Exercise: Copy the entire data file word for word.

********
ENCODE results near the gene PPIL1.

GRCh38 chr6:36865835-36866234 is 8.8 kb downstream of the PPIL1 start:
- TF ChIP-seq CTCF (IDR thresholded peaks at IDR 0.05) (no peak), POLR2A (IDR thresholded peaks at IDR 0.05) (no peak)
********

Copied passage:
ENCODE results near the gene PPIL1.

GRCh38 chr6:36865835-36866234 is 8.8 kb downstream of the PPIL1 start:
- TF ChIP-seq CTCF (IDR thresholded peaks at IDR 0.05) (no peak), POLR2A (IDR thresholded peaks at IDR 0.05) (no peak)